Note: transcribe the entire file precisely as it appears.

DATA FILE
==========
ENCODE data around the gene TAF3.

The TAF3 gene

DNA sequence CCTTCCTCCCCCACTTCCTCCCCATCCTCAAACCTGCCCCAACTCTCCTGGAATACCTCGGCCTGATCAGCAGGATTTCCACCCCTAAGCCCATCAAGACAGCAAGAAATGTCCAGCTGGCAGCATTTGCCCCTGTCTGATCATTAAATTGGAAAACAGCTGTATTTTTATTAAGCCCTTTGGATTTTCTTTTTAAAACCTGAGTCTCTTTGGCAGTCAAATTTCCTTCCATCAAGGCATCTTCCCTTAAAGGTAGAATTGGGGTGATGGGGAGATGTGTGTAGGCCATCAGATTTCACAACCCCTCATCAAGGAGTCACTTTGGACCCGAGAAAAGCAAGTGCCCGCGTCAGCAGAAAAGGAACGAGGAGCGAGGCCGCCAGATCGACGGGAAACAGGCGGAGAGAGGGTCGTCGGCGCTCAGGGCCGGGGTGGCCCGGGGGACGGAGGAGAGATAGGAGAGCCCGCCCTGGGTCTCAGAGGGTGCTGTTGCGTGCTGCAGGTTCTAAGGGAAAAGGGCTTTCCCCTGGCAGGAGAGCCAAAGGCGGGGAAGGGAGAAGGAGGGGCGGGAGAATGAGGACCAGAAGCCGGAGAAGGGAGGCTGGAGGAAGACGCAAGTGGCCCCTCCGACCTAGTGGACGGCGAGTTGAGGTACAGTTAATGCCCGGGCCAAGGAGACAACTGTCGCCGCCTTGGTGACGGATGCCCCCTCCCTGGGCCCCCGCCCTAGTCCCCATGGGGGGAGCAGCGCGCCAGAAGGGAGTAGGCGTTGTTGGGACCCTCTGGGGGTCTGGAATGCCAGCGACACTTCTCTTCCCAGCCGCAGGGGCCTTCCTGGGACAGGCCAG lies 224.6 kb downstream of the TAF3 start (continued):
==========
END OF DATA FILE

ENCODE data around the gene TAF3.

The TAF3 gene

DNA sequence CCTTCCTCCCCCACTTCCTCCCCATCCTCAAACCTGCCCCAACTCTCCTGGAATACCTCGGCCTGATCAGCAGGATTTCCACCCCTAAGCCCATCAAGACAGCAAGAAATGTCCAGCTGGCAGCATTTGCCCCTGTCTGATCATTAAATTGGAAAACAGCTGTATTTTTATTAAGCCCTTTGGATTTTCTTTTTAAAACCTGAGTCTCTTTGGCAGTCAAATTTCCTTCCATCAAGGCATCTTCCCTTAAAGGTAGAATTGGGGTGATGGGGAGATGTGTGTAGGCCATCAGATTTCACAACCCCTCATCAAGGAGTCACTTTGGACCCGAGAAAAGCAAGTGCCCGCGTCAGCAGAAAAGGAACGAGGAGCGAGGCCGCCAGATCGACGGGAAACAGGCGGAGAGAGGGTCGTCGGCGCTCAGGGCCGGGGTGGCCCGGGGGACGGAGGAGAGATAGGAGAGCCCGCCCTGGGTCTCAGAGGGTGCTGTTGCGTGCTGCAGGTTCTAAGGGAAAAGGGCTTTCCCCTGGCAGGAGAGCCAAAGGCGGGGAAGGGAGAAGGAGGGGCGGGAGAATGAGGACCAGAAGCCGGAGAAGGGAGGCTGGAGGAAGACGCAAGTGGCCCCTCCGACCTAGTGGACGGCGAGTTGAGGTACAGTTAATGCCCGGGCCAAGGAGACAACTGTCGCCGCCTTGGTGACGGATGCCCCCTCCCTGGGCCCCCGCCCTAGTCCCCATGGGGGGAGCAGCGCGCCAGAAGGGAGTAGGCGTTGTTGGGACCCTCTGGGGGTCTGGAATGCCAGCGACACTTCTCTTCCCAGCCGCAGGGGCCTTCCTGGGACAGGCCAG lies 224.6 kb downstream of the TAF3 start (continued):